The purpose of this exercise is to gain practice with data modification. Using the below diagram as your database schema to answer the questions below. You will be able to execute these scripts against your own database on mssql.cs.ksu.edu, or a new one you create if you installed SQL Server on your own machine.
Reference this diagram as you answer the questions below.
|PK||ClubId||________________ PK||Meetingld||I I 0<||PK, FK1||Meetingld||I I||PK||Attendeeld|
|UK||Name||UK, FK||ClubId||PK, FK2||Attendeeld||UK|
Write SQL solutions to the following four questions. You can submit them all in one file clearly indicating the question with a comment, or you can submit in multiple files.
20 points – Write the SQL to create each of the tables in the above diagram, using the below requirements.
- Create all tables in a schema named “Homework4”. This schema can be created using the CREATE SCHEMA
CREATE SCHEMA Homework4;
Such as statement must be the only one in a batch. For simplicity, then, you do not need to turn this statement in with your homework. You can execute it with it being the only statement in your session, or you select this statement only before executing. You may delete it once you’ve executed it.
- For data types, you can use the following:
- INT for all identifiers.
■ Also, use the IDENTITY property on primary keys rather than a sequence object.
- DATETIME2(0) for MeetingTime
- DATETIMEOFFSET for all columns named CreatedOn and UpdatedOn
- NVARCHAR for all other fields – I’ll let you determine the appropriate maximum number of characters for the NVARCHAR
- Other column requirements:
- Use the IDENTITY property on primary keys rather than a sequence object.
11/12/2018 Homework 4
o All columns named CreatedOn and UpdatedOn should have a default constraint to capture the current date/time. o All columns should disallow nulls, accomplished by using NOT NULL.
We have seen a few different ways to define constraints, but you can use the simple form as in this example.
CREATE TABLE Demo.Person
Personld INT NOT NULL IDENTITY(1, 1) PRIMARY KEY, FirstName NVARCHAR(32) NOT NULL,
LastName NVARCHAR(32) NOT NULL,
IsEmployee BIT NOT NULL DEFAULT(0),
Organizationld INT NOT NULL FOREIGN KEY
FirstName ASC, LastName ASC
Keep in mind that your tables will need to be created in such a way that the tables referenced by foreign keys are created before the tables with foreign keys.
15 points – Write an insert statement to create two clubs, and a second insert statement to create two meetings for each club (total of 4 meetings). Here is the information for the clubs.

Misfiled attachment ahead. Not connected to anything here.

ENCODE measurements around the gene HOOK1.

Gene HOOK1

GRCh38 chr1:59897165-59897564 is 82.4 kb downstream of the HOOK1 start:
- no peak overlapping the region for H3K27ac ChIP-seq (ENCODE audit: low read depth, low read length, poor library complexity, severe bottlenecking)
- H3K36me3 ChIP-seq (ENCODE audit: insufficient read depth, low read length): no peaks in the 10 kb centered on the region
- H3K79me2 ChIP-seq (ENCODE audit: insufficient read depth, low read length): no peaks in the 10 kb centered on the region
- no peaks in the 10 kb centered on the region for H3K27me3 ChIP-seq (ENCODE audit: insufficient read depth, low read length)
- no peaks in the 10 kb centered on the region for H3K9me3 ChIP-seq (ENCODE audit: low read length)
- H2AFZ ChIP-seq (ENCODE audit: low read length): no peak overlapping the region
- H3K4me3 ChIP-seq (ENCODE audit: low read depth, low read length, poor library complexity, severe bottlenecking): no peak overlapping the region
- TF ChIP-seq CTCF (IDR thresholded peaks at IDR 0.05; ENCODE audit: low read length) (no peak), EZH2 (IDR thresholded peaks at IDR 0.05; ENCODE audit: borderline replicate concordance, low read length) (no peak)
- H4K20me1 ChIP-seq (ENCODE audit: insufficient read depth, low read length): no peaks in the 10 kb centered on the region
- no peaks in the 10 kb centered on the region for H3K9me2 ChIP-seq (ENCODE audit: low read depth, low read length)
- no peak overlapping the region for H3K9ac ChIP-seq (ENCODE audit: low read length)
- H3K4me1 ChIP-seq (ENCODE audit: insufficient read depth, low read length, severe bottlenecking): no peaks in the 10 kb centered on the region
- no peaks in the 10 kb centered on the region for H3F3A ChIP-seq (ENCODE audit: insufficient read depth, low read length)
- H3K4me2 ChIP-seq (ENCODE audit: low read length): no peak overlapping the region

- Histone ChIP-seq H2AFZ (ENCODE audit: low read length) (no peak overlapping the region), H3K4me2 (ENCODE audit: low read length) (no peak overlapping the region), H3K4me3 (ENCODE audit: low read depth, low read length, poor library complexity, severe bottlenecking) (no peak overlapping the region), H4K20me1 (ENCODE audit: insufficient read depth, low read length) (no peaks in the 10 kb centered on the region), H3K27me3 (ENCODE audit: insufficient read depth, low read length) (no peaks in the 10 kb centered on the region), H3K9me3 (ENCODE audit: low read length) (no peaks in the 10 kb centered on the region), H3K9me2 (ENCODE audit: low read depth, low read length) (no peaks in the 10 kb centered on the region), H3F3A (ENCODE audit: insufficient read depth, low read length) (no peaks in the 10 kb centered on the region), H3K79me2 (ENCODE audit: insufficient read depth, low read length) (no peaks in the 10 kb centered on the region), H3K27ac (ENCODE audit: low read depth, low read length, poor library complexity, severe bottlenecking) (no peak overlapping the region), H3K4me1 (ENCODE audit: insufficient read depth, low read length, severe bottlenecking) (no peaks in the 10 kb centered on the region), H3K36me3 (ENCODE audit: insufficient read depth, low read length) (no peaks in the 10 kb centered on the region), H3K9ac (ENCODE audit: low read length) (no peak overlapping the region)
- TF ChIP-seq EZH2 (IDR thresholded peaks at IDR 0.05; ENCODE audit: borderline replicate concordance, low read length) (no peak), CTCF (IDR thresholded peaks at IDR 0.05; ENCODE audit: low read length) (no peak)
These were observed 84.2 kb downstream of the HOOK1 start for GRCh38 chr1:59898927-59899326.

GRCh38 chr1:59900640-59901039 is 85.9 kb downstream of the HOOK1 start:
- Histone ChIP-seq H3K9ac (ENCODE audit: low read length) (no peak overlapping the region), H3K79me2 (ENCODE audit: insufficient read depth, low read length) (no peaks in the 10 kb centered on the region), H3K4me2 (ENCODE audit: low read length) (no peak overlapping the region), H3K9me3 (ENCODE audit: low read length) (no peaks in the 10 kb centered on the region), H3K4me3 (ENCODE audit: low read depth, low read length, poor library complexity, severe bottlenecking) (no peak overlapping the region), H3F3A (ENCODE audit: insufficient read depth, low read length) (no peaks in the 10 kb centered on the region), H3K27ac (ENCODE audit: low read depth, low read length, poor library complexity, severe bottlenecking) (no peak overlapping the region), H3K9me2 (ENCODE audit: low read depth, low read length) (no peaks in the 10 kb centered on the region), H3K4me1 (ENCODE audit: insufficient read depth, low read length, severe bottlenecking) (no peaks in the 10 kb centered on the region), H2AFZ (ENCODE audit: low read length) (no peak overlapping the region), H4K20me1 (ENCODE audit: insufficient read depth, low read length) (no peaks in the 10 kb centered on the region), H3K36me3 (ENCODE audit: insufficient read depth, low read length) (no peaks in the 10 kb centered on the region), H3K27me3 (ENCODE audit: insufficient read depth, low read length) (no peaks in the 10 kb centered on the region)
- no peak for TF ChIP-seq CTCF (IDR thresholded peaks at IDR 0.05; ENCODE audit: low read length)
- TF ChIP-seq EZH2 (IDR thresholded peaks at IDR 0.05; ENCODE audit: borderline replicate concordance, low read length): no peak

|Name PurposeACM The Association for Computing Machinery is the professional organization for computer scientists.MIS Club The Kansas State MIS Club is a student driven organization focused on the management of information systems.|
Meeting times and location.
When inserting the meetings, do not make any assumptions regarding the ClubId. Start with a derived table providing the information in the second table above, then join to the Club table on the name to obtain the ClubId.
11/12/2018 Homework 4
10 points – Write two insert statements to create yourself as an attendee, and that you attended the ACM meeting on October 9, 2018. Use your name and KSU email address for the insertion. Again, do not make an assumption regarding what the automatically generated Attendeeld will be, but since you are just inserting one attendee, you can use a function to obtain the generated Attendeeld.
5 points – Write an update statement to modify the location of the meeting on December 4, 2018 of the MIS Club. The new meeting location should be “Business Building 4001”. Don’t forget to update the UpdatedOn column. Your query should only use the literals for the club name, meeting date/time, and the new location, making no assumptions on identifiers.
As you work on your solutions, here are a couple tips that you may find useful.
After creating a new schema or table, IntelliSense, which supports auto-complete while typing, doesn’t always detect the new objects right away, especially if you are trying to use the new objects in a different session than where you created them. In SQL Server Management Studio, you can force it to refresh the cache by using Edit —> IntelliSense -‘ Refresh Local Cache. As a shortcut, I typically just use Ctrl+Shift-FR.
If you find that you made a mistake and need to re-create your table(s), then you need to drop the table first, using a DROP TABLE statement, such as:
DROP TABLE Demo.Person;
Of course, if there is another table referencing the table you need to drop, then you will need to drop it as well. For our purposes, this is the simplest approach since re-creating our tables is painless.
Because recreating our tables is painless, you may also keep a DROP TABLE statement using the IF EXISTS condition at the top of your script. This will drop the table if it exists, then your CREATE TABLE statements should always work.
Let’s look at an example with two tables, Demo.A and Demo.B. The table Demo.B references Demo.A with a foreign key constraint. We will precede the CREATE TABLE statements with the conditional DROP TABLE statements in reverse order, so there will be no dependency on Demo.A when attempting to drop it.
DROP TABLE IF EXISTS Demo.B;DROP TABLE IF EXISTS Demo.A;
CREATE TABLE Demo.A
<column and constraint definitions here>
CREATE TABLE Demo.B
<column and constraint definitions here>,